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Biden Must End Racist, Detention-First Immigration Policies

Dig deeply into the moral foundations of the United States’ immigration policy and you’ll unearth its nasty undergirding of racial capitalism, a concept civil rights and constitutional rights law professor Nancy Leong defined in her 2013 Harvard Law Review article as “the process of deriving social and economic value from the racial identity of another person.” Racial capitalism saturates our collective American subconscious. On the surface, we’re taught that good people work hard and bad folks are freeloaders who deserve to be punished. It’s baked into our raced-based social hierarchy. White people are on the top and Black people are on the bottom—economically, socially, and morally. Therefore, those closest to the bottom are more likely to be judged, sentenced, and punished by default.

Sadly, this belief is exactly why Black and brown immigrants seeking asylum are often imprisoned rather than welcomed with open arms. White Americans warm up to a Ukrainian refugee seeking asylum from war more easily than to someone from, say, El Salvador.

Biden announced in March that the United States would accept 100,000 Ukrainians fleeing the Russian invasion. If given the choice, white Americans consider the Ukrainian a much more desirable asset to this country. The Latino immigrant triggers a much chillier response based on the presumption that they will be a burden to our education, health care, welfare, or criminal justice systems.

Take Yuliana Melchor, whose husband was deported to Mexico nearly eight years ago. She became a single mother in her longtime home of Gettysburg, Pa., where she remains for the sake of her two teenage children, despite the risk of deportation . Her oldest is enrolled in college and her younger child has a learning disability. As a result of her immigration status, she has been forced to support them on below-poverty wages, working as a housekeeper, waitress, cashier, and now a farmworker. Still, by American moral standards, she’s a good person who’s pulling her own weight. She’s a leader in CASA, an immigrant advocacy network, and a Center for Popular Democracy Action affiliate. Nonetheless, her character bears one stain in the eyes of anti-immigrant Americans: She’s undocumented.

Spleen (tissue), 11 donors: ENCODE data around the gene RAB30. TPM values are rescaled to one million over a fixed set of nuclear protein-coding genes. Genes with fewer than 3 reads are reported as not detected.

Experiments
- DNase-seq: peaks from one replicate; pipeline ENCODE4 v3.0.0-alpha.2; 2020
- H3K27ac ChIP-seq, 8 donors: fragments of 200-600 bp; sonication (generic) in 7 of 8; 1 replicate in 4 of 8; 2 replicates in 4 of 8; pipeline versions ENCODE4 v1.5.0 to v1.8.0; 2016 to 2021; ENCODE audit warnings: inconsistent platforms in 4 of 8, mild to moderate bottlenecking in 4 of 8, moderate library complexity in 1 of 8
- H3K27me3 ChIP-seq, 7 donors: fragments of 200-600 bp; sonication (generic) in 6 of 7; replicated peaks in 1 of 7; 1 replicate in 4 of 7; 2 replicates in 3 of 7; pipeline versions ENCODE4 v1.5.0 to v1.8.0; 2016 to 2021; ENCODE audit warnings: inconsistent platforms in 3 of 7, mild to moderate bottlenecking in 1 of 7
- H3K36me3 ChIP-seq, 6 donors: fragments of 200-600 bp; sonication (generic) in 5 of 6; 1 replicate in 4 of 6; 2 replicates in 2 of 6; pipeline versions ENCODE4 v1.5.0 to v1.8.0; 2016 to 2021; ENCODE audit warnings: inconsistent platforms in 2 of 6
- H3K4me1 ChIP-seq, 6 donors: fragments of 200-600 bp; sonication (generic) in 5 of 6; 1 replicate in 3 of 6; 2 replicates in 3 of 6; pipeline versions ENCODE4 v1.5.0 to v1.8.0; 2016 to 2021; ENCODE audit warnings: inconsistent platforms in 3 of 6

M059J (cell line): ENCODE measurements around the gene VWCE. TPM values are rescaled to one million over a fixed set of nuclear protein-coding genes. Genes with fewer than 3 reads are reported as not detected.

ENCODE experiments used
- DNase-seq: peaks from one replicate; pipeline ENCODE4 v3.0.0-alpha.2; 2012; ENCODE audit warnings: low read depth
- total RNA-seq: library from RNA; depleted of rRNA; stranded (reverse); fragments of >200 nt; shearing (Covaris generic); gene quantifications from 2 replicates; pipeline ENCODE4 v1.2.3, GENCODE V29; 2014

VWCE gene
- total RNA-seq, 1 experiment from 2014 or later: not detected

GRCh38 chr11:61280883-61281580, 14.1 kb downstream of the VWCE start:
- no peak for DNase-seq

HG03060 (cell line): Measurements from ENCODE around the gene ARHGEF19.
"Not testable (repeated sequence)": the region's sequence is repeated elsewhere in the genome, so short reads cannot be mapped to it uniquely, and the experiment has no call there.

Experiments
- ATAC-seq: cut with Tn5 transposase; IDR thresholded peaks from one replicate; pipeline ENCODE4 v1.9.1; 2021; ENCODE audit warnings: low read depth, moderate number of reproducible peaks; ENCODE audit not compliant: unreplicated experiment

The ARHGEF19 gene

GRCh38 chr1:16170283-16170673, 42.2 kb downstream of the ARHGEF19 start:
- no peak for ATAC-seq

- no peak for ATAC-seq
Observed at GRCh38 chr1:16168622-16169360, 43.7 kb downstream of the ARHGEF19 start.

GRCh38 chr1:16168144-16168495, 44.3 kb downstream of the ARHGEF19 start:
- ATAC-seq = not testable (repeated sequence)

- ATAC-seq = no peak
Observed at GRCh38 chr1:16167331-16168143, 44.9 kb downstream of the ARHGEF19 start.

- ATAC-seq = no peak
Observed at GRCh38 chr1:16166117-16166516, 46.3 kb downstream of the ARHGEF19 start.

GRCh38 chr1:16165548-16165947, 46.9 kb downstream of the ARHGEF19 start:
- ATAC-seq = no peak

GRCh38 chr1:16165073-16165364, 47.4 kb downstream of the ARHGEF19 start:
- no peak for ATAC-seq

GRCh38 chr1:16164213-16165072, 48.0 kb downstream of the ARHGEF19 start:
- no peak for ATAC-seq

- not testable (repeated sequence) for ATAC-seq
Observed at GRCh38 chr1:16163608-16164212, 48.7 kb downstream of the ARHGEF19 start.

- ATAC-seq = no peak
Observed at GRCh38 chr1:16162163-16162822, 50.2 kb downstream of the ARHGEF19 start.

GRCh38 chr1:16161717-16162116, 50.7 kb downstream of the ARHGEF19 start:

In recent weeks, a fresh wave of Black and brown asylum seekers have sought refuge through our southern and Canadian borders, a month before the expiration of Title 42, the Trump-era emergency Health and Human Services (HHS) rule that allows the CDC to immediately expel migrants from so-called “Coronavirus Impacted Areas.” The May 23 deadline for this Covid-evoked rule, which allows for immediate expulsions under the guise of an emergency national health event, may be extended by the Biden administration to quell the border crossing crisis. Although the administration has signaled that it would end the policy, it has expanded its use in recent weeks. The elimination of the policy also faces legal challenges.

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